I called Qantas this morning to enquire whether it was possible to check some of our luggage through from Melbourne to Geneva, even though we’re spending a couple of days in London. Thirteen minutes on hold listening to an endlessly repeating tape, then a voice comes on the line. “Yes, there’s no problem with that,” said the nice lady on the phone. “Just call back with the flight numbers so we can check that it’s with an airline that we share with.”

Around lunch time I called them back, with the flight numbers this time. Fifteen minutes on hold, and then a different voice:

“No, there’s no way that they can do that unless you are travelling from London to Geneva on the same day. I don’t know why anyone would have told you otherwise. Your only possible option is to send it as unaccompanied baggage from London to Geneva, at about $4.90 a kilogram, here, I’ll transfer you to the freight company we deal with…”

Ten minutes on hold listening to a different tape, and then:

“Sorry, can’t help you, this is domestic enquiries, hang on and I’ll put you through to international.”

another minute…

“Hi, um, we’re in the middle of moving offices and I’m on my mobile and I don’t have any of the rates, can you call back on this number in about ten minutes?”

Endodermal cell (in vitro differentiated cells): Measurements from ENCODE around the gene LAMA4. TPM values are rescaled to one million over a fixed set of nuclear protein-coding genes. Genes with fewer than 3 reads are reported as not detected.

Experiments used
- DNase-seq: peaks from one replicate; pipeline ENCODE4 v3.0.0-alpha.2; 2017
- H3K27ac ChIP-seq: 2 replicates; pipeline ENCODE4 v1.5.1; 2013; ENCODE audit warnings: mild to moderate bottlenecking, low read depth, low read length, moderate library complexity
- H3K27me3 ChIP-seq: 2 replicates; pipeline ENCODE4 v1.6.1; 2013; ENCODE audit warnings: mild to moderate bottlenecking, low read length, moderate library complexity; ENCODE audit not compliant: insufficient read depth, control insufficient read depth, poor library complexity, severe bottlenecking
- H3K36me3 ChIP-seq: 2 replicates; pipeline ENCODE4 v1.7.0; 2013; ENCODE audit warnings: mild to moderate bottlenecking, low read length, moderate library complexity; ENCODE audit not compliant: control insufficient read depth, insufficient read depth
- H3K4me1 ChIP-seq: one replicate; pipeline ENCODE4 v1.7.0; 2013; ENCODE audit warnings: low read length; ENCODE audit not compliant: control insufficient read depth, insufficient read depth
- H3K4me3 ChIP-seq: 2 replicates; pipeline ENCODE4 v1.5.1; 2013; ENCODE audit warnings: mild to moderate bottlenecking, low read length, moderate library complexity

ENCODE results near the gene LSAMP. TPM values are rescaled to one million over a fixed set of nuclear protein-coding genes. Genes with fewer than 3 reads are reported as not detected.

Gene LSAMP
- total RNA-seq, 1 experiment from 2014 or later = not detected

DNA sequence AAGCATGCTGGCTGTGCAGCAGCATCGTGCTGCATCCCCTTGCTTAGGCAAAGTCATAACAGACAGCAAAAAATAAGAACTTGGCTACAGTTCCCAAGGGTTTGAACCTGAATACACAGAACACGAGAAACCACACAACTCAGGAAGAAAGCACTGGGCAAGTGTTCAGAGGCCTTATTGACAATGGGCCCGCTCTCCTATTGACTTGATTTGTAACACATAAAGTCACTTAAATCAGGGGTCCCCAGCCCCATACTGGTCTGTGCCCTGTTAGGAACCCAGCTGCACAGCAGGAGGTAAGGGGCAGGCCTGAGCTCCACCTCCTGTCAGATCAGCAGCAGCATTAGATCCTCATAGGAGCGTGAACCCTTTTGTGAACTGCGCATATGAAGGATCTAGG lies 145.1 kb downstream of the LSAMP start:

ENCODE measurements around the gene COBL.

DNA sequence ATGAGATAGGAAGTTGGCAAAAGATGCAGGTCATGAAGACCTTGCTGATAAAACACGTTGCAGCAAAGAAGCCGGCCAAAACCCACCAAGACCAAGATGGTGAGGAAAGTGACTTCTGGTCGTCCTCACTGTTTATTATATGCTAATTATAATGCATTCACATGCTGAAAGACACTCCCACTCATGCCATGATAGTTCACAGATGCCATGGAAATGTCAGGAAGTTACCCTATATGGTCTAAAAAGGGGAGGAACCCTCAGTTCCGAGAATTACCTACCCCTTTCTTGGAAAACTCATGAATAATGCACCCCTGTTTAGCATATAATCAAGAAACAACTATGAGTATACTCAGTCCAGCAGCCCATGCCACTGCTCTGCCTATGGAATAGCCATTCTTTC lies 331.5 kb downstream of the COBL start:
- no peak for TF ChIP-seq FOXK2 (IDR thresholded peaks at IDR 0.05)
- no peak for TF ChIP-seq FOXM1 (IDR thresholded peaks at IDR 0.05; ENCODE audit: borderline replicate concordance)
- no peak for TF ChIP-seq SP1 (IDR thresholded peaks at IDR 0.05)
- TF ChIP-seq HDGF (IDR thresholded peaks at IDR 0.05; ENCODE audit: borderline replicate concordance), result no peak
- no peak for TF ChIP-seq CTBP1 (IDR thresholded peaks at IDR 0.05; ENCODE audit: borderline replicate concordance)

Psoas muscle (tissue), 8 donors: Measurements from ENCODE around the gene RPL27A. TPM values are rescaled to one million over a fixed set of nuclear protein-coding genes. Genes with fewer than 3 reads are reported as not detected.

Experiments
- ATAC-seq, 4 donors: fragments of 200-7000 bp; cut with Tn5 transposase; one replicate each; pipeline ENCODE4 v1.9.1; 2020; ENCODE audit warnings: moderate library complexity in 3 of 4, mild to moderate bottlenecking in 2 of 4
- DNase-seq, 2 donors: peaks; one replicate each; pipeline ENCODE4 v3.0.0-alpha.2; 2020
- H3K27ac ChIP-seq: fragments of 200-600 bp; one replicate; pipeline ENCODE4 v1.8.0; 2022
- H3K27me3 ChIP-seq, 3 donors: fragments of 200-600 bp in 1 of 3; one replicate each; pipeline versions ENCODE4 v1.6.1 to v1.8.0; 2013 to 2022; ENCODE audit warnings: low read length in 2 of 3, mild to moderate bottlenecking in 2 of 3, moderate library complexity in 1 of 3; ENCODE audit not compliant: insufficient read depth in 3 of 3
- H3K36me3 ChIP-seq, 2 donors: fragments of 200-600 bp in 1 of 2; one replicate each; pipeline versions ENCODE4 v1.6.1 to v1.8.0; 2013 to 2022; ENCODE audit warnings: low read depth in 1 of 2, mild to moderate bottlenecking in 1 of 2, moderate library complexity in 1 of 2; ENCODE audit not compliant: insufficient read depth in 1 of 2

I explained that I’d been on hold for quarter of an hour and had no idea what “this number” was.

“OK, how many kilos are you sending?”

“About 30kg, it’s two bicycles in boxes”

“Oh, bicycles are charged on volume, it works out to be about 32kg per bicycle, you’ll need to measure the height by width by depth and then divide by 6000 to get the equivalent weight charge for bulky items, I’ll take your name and phone number and call you with an exact price…”

…end of lunch time, one 28 minute phone call, one thrilled customer.

On the topic of security, I wonder if Qantas still insists on only providing plastic knives with meals, but accompanied by metal forks, and wine in glass bottles? I’ve always found that bizarre, especially after being mugged once by someone using a broken bottle as a weapon.